Boys in the Girls Room? California Passes Landmark Law to Allow Transgender Individuals Access to Facilities of Their Choosing

You could say this law that the governor of California signed today really opens doors for transgender individuals in the state…specifically, restroom doors.  Assembly Bill 1266 is the first of its kind in America.  It allows individuals that identify themselves as transgender the ability to conduct their day-to-day activities in schools and public places according to their own personal gender identity.  To put this in simpler terms for the average American, if you are a boy that thinks you are a girl, you can now use the girl’s restroom and locker rooms, despite the pesky problem that you still have a penis.

Even the little things aren't simple anymore...
Even the little things aren’t simple anymore…

The reason for the law revolves around bullying.  Bullying is the new black, we guess you could say.  Lawmakers felt that transgender individuals were more likely to be bullied when using the restroom in the gender of their actual physical makeup than using the one which they identify with.  Sounds reasonable to us.  It’s a pretty safe bet that if you are a boy that identifies as a girl, you might get your a*$ whipped in the boys restroom.  So, we can see that.  The problem, as you might imagine, comes when what is still a boy whipping it out in the girls room offends some little girl’s mother and father, and then we have controversy.  So, we put it to our readers, as always.  Do you think that restrooms and facilities should be decided by physical attributes, or by which gender your child identifies themselves as, regardless of what particular form of genitalia they happen to be carrying around with them?  Will it stop bullying?  Will it make the world a better place?  And do the non-transgender individuals (otherwise known as normal children) have any rights in this matter?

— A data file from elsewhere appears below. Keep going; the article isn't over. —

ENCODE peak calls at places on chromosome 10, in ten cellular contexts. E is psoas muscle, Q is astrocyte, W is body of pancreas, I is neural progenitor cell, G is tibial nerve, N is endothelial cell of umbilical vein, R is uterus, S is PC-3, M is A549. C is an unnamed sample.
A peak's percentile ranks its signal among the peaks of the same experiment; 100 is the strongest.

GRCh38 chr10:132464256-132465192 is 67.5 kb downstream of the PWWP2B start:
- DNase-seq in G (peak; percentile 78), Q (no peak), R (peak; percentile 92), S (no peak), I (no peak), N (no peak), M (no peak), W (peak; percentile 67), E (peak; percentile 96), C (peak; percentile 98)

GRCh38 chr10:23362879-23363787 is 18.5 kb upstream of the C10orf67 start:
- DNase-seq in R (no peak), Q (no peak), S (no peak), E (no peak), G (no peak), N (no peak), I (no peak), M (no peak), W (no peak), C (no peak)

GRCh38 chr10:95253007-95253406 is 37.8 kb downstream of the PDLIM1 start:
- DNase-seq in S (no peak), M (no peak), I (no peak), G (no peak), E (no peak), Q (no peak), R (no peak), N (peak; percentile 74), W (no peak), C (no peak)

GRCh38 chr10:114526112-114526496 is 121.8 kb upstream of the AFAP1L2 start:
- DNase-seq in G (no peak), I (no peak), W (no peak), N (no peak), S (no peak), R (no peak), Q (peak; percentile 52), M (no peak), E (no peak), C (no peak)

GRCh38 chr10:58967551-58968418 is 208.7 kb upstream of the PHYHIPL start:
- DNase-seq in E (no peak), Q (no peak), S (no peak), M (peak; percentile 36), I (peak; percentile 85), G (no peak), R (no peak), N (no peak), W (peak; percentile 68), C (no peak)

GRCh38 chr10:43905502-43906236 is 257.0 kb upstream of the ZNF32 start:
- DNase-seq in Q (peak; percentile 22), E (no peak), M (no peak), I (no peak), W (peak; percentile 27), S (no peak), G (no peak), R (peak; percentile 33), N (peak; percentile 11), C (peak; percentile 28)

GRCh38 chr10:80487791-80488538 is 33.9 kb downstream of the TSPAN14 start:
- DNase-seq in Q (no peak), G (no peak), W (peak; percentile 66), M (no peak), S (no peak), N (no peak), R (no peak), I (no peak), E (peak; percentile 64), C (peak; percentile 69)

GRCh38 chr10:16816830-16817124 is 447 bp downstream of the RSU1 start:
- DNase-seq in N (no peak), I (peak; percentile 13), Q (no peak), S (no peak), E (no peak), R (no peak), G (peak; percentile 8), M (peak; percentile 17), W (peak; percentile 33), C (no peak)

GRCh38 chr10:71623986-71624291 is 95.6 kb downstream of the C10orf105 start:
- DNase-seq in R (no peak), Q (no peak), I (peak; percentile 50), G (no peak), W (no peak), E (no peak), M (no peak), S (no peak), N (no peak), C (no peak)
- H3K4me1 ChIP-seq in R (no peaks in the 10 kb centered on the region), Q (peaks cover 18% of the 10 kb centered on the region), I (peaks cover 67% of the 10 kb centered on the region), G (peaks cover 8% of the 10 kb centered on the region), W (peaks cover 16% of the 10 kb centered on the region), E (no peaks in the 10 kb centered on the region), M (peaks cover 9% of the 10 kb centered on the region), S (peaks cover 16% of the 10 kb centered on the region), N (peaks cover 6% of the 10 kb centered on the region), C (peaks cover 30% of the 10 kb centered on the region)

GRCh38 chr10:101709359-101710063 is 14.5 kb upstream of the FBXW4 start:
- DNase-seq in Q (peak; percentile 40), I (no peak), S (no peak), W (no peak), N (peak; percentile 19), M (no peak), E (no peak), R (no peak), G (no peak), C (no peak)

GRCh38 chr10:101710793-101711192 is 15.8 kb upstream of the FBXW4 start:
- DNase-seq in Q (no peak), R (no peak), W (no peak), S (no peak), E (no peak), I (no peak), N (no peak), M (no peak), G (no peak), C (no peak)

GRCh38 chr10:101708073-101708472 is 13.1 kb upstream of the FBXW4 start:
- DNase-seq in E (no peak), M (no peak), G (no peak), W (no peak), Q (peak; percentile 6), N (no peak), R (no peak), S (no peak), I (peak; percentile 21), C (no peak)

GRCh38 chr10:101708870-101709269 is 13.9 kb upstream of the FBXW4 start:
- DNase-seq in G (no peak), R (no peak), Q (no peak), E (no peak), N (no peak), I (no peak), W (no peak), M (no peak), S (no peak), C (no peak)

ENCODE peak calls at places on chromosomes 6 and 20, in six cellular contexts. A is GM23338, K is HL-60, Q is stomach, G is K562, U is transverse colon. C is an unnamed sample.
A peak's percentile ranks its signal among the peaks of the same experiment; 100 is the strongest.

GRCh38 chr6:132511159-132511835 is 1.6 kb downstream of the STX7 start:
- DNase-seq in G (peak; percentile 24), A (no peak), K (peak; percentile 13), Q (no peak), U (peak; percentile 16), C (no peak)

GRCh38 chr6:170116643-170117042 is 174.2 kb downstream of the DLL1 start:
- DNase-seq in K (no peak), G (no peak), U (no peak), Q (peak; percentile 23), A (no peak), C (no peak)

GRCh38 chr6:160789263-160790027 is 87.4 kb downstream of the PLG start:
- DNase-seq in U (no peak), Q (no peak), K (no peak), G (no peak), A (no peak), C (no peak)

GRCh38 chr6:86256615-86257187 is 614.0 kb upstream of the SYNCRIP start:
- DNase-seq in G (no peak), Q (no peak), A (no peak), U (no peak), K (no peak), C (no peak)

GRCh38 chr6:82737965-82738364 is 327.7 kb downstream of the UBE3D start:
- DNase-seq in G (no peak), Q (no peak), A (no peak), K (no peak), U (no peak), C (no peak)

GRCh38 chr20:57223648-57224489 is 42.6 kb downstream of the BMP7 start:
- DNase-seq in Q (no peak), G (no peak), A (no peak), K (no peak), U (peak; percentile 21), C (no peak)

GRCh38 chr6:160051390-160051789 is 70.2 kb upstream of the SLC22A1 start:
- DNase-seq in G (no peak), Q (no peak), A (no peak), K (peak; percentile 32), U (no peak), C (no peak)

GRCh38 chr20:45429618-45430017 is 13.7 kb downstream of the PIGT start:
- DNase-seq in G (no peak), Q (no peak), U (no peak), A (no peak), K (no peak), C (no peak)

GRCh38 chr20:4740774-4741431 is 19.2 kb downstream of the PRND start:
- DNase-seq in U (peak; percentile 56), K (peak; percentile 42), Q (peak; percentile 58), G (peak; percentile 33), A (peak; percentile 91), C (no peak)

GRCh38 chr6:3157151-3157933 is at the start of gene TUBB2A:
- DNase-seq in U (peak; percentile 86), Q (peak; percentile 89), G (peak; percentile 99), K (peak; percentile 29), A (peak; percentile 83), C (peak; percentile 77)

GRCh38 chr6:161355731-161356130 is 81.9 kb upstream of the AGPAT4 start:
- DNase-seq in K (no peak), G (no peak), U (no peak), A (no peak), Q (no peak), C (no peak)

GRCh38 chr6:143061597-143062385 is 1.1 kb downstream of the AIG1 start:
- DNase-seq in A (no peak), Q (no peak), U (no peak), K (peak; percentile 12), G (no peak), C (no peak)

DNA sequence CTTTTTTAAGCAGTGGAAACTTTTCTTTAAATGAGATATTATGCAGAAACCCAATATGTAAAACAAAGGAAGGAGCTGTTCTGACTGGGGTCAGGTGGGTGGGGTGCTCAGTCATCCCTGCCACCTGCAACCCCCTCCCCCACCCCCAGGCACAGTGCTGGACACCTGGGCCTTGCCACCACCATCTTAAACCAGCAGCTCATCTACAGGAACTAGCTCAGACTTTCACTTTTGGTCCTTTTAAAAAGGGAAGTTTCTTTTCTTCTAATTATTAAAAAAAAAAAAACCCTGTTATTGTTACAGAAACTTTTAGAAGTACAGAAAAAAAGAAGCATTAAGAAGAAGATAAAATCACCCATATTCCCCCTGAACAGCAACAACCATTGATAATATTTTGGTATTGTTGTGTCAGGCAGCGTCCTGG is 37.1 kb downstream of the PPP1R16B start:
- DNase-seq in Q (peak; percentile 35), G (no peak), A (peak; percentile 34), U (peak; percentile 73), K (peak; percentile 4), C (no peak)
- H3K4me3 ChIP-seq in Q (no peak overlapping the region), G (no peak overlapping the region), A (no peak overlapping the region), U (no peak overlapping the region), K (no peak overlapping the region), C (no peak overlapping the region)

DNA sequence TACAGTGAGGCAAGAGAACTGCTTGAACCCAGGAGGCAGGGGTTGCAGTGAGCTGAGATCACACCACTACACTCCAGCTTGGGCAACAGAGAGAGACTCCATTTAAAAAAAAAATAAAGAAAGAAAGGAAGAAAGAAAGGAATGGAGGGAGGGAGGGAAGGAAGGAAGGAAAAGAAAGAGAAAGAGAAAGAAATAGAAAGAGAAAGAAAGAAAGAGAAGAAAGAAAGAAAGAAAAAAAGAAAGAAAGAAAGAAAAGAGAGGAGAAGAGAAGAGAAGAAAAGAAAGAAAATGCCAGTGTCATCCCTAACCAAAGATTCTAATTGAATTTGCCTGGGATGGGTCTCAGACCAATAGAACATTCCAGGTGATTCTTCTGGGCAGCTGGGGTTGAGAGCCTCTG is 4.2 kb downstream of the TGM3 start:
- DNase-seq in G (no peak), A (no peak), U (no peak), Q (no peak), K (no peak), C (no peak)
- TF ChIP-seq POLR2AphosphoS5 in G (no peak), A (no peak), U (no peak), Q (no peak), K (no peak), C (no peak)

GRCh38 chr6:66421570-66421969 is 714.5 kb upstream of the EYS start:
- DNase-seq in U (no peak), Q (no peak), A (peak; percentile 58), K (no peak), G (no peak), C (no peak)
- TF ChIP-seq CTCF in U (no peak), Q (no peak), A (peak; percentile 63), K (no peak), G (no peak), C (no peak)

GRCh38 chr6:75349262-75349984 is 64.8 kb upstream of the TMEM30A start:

There is no word right now on whether California will install urinals in all public women’s restrooms.  Sometimes it’s not even about identity, sexual orientation, or social stresses.  Sometimes it can just be about the equipment.
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